• Creating and publicizing these local cycling routes is a very effective local tourism initiative that has very low cost and a very high return on investment.

An example of a similar, very successful program is Project Road Share in Walton County, Georgia.

This program was created as a dual-purpose local health and regional tourism initiative, and has been very successful on both counts.  And the cost of implementation was incredibly low.

#4. Consider the need for regional bicycle connections outside the SEMPO planning area and integrate these into the plan as appropriate

A glance at trava cycling data for the larger region indicates that commonly used bicycle route connection exist, or are needed, between the Cape Girardeau/Jackson area and all nearby population centers.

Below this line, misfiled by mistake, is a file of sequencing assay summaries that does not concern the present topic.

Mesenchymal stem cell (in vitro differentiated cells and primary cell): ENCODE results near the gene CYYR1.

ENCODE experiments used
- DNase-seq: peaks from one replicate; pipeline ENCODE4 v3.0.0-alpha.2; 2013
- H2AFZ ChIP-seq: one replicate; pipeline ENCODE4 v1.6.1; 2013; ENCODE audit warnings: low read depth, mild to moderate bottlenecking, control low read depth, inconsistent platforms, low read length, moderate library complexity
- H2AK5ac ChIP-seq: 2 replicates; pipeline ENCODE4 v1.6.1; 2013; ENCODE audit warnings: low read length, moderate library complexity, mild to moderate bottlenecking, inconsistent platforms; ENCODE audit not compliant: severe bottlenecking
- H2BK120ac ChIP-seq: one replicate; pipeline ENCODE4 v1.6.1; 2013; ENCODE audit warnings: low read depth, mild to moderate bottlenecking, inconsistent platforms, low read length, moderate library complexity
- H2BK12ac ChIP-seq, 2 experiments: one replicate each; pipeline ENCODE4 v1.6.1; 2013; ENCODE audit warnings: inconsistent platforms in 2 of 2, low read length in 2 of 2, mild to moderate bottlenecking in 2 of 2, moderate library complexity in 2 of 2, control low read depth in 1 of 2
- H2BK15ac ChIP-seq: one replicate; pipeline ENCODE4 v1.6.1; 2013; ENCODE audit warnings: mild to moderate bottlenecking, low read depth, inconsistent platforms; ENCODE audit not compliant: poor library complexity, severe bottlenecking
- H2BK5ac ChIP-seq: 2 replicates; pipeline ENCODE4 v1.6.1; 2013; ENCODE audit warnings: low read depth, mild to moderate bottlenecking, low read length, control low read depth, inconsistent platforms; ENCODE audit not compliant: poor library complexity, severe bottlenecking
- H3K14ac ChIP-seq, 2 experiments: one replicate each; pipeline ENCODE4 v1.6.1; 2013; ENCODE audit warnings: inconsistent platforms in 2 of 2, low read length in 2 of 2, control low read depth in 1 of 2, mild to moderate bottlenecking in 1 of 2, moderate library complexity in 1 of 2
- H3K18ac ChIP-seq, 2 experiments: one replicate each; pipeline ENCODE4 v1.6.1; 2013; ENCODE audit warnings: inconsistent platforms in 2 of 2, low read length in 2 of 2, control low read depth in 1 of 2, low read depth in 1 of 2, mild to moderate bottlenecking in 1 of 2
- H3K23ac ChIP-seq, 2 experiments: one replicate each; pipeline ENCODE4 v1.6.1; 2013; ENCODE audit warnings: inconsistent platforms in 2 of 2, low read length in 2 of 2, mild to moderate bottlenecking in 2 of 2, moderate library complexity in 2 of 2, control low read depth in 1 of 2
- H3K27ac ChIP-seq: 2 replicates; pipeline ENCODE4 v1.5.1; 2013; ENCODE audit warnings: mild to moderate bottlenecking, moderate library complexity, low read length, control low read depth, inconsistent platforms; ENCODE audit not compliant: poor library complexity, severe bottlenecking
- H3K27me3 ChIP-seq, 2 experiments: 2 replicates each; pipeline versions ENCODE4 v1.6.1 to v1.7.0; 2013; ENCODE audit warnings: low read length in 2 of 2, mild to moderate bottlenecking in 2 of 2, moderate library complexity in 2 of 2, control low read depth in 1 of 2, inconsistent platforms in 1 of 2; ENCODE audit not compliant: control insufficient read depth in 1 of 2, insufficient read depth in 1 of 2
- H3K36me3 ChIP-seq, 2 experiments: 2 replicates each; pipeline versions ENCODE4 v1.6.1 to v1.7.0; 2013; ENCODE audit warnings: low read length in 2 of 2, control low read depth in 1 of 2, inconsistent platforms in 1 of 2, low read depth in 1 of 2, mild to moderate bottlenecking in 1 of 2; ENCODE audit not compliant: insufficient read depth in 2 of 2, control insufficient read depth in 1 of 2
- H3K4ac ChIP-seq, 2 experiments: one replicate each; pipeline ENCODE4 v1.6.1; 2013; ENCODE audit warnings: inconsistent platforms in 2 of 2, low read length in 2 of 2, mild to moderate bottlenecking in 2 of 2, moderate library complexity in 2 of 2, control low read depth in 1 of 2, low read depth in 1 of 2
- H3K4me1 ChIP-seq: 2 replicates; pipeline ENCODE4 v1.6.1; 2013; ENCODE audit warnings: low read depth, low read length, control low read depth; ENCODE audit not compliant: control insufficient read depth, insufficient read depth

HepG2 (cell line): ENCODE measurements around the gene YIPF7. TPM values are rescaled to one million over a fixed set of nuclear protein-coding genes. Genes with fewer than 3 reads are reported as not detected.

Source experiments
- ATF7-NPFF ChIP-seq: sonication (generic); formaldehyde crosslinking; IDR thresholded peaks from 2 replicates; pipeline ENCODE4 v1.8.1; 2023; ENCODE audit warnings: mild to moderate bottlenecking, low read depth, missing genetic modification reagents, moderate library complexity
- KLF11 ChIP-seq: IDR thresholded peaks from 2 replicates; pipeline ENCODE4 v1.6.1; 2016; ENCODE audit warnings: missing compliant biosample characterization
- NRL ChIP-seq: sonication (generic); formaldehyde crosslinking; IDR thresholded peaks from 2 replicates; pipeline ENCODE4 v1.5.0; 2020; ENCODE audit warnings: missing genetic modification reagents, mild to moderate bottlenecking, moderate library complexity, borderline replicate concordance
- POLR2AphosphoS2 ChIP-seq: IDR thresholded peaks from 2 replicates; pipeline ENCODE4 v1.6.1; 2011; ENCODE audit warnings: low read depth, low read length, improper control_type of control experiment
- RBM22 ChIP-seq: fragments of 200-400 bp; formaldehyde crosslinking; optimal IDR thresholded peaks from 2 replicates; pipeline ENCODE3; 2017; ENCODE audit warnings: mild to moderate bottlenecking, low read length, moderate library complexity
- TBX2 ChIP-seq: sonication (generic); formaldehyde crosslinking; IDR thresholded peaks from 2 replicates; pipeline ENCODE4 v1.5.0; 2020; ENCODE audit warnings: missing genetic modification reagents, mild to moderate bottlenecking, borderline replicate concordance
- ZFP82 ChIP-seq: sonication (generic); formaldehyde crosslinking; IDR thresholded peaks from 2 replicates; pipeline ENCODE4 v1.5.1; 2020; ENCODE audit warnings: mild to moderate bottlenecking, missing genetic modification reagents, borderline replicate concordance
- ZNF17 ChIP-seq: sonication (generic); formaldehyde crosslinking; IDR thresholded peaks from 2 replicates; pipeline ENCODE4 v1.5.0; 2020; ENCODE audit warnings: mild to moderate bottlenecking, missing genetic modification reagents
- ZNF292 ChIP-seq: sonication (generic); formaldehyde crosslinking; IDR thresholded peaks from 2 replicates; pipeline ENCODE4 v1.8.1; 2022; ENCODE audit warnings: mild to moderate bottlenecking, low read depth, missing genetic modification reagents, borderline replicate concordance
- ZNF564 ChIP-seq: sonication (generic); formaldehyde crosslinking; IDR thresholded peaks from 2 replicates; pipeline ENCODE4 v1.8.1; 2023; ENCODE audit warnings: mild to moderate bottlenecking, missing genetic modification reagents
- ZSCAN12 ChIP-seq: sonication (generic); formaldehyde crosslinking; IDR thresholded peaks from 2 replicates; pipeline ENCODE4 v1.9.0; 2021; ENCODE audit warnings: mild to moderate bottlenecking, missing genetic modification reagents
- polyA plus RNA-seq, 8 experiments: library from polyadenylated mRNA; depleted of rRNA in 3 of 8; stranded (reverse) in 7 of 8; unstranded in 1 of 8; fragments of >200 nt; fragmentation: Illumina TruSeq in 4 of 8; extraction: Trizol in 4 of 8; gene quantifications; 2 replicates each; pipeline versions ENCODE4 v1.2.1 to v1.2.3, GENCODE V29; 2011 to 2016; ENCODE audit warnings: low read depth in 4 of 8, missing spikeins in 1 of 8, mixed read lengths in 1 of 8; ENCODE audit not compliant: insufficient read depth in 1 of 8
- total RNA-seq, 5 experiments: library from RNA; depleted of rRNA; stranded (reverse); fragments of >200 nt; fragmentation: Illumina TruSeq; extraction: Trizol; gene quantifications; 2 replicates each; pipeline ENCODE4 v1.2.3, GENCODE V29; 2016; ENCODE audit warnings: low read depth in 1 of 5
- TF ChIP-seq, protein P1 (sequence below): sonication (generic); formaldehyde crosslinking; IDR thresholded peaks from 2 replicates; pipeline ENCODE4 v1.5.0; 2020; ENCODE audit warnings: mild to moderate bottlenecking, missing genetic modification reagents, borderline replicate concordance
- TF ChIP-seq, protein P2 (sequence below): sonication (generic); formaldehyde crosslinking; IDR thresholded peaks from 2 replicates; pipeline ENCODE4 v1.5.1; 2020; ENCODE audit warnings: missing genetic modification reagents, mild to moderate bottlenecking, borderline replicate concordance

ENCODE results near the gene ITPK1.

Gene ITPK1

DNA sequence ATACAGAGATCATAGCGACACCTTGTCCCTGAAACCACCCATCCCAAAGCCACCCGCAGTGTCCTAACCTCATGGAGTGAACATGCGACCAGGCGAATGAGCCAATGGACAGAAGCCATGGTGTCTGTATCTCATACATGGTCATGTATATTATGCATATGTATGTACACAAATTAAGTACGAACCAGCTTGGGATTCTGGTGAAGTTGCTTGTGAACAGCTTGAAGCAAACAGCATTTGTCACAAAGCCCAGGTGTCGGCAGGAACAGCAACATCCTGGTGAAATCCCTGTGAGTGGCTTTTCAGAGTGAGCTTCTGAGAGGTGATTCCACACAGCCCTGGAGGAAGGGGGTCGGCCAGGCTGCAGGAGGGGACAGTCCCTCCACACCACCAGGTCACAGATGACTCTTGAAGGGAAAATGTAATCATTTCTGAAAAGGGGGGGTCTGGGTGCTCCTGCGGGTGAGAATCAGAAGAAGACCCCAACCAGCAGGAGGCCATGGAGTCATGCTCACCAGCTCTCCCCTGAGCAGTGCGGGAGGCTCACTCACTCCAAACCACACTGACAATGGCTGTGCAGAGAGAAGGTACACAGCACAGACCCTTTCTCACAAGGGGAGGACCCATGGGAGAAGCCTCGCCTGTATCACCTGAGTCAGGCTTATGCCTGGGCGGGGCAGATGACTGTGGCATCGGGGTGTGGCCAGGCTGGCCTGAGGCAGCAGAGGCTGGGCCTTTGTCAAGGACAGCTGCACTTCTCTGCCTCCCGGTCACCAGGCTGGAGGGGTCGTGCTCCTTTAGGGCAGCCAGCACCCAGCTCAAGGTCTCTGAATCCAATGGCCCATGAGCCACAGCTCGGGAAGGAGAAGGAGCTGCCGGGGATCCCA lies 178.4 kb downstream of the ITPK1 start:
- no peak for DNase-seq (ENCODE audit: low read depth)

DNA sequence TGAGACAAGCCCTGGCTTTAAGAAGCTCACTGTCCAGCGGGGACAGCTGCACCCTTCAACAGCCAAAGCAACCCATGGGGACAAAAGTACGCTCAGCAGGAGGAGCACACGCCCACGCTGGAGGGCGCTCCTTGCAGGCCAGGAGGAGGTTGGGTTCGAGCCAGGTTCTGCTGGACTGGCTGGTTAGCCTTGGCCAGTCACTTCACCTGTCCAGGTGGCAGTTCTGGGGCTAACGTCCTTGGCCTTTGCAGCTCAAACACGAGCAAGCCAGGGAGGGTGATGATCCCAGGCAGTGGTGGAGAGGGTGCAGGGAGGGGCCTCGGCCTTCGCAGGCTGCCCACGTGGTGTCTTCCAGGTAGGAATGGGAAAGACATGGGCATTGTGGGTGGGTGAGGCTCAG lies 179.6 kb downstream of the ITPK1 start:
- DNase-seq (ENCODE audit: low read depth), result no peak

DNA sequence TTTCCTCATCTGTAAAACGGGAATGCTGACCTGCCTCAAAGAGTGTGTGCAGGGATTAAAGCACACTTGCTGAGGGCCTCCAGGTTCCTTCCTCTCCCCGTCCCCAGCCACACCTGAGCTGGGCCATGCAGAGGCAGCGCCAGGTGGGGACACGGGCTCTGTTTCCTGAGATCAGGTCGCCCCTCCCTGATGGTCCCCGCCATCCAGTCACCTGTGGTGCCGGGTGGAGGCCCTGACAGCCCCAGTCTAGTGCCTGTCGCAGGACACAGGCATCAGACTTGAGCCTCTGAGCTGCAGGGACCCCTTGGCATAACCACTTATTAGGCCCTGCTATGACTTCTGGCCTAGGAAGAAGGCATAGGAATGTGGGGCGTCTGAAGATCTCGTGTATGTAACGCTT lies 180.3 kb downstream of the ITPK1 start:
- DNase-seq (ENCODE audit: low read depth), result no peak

These population centers include:

  •  Sikeston
  •  Dexter
  •  Poplar Bluff
  •  Carbondale, IL
  •  Paducah, KY
  •  Perryville
  •  Ste Genevieve
  •  Farmington

Planning these regional routes in detail goes beyond the SEMPO boundaries, but in this plan careful consideration should be given to which roads and routes cyclists will use to travel to each of these nearby destinations.

The Harry S. Truman Coordinating Council in southwestern Missouri is currently working on a comprehensive regional bicycle route plan that creates just these types of regional bicycle connections in SW Missouri.  It may be worth reaching out to HSTCC for their lessons learned and recommendations for creating regional bicycle touring connections in SEMO.